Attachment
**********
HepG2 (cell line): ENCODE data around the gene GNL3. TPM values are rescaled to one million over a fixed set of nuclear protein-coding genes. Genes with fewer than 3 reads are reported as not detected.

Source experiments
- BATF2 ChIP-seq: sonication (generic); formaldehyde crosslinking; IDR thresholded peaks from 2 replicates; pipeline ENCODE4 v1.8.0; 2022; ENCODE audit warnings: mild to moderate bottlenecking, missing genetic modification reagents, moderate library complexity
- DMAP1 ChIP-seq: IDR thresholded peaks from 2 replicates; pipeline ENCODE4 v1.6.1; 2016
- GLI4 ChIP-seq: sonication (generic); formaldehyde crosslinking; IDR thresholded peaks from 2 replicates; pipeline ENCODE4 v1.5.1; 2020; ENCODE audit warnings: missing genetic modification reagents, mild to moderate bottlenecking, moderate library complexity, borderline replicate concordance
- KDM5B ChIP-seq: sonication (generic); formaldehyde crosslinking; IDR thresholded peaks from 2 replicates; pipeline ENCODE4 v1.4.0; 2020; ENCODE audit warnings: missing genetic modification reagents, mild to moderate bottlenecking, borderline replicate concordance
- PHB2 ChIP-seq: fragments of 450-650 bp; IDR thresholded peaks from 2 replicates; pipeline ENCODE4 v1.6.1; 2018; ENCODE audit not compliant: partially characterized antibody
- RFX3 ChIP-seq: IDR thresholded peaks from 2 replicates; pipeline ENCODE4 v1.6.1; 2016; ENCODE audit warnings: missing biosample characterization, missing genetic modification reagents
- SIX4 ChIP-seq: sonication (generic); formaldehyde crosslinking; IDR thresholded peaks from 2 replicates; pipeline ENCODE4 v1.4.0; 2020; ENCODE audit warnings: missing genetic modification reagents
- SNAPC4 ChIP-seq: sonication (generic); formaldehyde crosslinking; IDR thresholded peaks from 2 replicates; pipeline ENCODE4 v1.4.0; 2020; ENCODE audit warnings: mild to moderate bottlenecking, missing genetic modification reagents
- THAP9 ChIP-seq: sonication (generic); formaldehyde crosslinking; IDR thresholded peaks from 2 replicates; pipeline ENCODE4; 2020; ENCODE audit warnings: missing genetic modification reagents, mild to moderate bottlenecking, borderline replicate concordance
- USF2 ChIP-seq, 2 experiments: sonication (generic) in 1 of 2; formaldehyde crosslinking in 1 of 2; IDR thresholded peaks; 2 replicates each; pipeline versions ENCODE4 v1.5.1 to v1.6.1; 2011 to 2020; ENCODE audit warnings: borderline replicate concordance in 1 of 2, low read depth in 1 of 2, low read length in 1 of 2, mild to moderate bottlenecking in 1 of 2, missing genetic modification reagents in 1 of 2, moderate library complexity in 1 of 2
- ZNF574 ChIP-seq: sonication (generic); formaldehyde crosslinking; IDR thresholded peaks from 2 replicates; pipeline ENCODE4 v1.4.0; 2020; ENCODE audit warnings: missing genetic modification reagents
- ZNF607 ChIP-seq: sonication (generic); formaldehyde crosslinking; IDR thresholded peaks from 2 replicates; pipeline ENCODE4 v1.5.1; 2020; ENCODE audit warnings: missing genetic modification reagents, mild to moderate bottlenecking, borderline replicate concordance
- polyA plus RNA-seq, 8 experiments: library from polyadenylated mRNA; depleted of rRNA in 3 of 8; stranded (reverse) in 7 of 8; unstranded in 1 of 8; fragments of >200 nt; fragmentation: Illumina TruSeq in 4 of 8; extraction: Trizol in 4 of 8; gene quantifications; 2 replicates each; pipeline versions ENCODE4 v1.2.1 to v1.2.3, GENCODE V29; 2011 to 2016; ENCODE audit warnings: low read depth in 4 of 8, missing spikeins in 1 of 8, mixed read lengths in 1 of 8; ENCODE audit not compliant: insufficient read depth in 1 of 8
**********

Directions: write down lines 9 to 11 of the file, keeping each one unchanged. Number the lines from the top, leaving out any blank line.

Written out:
- SIX4 ChIP-seq: sonication (generic); formaldehyde crosslinking; IDR thresholded peaks from 2 replicates; pipeline ENCODE4 v1.4.0; 2020; ENCODE audit warnings: missing genetic modification reagents
- SNAPC4 ChIP-seq: sonication (generic); formaldehyde crosslinking; IDR thresholded peaks from 2 replicates; pipeline ENCODE4 v1.4.0; 2020; ENCODE audit warnings: mild to moderate bottlenecking, missing genetic modification reagents
- THAP9 ChIP-seq: sonication (generic); formaldehyde crosslinking; IDR thresholded peaks from 2 replicates; pipeline ENCODE4; 2020; ENCODE audit warnings: missing genetic modification reagents, mild to moderate bottlenecking, borderline replicate concordance